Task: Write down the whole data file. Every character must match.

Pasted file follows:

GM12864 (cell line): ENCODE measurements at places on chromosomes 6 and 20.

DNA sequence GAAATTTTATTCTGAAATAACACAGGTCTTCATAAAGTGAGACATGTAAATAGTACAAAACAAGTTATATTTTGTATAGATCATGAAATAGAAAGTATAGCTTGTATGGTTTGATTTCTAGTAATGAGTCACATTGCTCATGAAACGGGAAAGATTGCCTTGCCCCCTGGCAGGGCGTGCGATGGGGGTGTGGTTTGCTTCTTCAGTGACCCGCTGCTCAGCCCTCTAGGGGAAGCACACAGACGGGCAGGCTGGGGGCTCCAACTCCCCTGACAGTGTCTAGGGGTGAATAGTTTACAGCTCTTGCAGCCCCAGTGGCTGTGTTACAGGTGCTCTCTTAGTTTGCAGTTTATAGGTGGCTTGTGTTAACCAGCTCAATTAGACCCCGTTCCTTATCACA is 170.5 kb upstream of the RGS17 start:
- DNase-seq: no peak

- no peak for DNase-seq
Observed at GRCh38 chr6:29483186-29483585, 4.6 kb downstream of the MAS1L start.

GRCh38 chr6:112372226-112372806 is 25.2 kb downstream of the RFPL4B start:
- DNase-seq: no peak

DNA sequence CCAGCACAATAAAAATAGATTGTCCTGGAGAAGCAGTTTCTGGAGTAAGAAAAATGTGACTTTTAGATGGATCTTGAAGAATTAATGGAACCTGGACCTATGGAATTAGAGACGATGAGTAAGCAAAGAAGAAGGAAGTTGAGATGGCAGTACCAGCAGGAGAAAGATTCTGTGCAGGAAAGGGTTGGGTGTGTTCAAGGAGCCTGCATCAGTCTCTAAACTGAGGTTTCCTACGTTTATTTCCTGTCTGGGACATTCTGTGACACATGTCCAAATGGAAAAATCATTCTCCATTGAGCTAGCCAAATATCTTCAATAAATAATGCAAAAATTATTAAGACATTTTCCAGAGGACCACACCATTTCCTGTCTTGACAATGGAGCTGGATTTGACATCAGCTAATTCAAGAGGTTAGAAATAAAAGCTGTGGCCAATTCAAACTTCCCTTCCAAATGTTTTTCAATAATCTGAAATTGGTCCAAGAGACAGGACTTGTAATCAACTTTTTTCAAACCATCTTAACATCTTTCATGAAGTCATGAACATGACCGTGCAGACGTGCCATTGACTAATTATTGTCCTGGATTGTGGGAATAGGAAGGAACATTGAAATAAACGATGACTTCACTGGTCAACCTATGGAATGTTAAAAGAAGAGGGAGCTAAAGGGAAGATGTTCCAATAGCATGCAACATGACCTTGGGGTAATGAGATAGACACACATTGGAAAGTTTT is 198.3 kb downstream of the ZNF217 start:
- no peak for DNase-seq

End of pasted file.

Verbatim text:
GM12864 (cell line): ENCODE measurements at places on chromosomes 6 and 20.

DNA sequence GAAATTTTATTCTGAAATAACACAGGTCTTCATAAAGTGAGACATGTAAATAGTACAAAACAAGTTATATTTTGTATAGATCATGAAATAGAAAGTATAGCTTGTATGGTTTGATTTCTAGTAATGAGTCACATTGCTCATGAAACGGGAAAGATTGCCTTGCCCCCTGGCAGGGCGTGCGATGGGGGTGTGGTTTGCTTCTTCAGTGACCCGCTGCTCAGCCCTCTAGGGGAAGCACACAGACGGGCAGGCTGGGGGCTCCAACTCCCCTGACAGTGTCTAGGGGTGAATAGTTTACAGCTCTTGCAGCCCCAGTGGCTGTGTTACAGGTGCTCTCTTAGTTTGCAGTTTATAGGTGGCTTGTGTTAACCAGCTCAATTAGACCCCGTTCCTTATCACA is 170.5 kb upstream of the RGS17 start:
- DNase-seq: no peak

- no peak for DNase-seq
Observed at GRCh38 chr6:29483186-29483585, 4.6 kb downstream of the MAS1L start.

GRCh38 chr6:112372226-112372806 is 25.2 kb downstream of the RFPL4B start:
- DNase-seq: no peak

DNA sequence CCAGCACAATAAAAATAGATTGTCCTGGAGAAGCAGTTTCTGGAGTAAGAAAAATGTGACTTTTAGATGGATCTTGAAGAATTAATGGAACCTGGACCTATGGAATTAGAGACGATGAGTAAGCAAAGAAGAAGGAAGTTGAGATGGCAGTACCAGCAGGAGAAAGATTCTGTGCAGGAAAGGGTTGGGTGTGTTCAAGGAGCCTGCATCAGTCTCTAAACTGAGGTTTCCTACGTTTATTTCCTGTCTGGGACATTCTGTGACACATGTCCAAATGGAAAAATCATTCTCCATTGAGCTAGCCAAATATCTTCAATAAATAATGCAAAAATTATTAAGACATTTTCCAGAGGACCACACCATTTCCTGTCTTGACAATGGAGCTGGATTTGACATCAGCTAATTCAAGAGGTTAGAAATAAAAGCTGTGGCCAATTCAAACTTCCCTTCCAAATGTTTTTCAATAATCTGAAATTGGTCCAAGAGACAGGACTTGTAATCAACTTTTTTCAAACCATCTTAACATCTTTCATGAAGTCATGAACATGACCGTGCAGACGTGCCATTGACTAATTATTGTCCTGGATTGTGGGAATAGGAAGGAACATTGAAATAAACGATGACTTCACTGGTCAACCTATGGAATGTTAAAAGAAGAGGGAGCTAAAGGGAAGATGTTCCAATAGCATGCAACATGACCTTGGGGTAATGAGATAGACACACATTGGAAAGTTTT is 198.3 kb downstream of the ZNF217 start:
- no peak for DNase-seq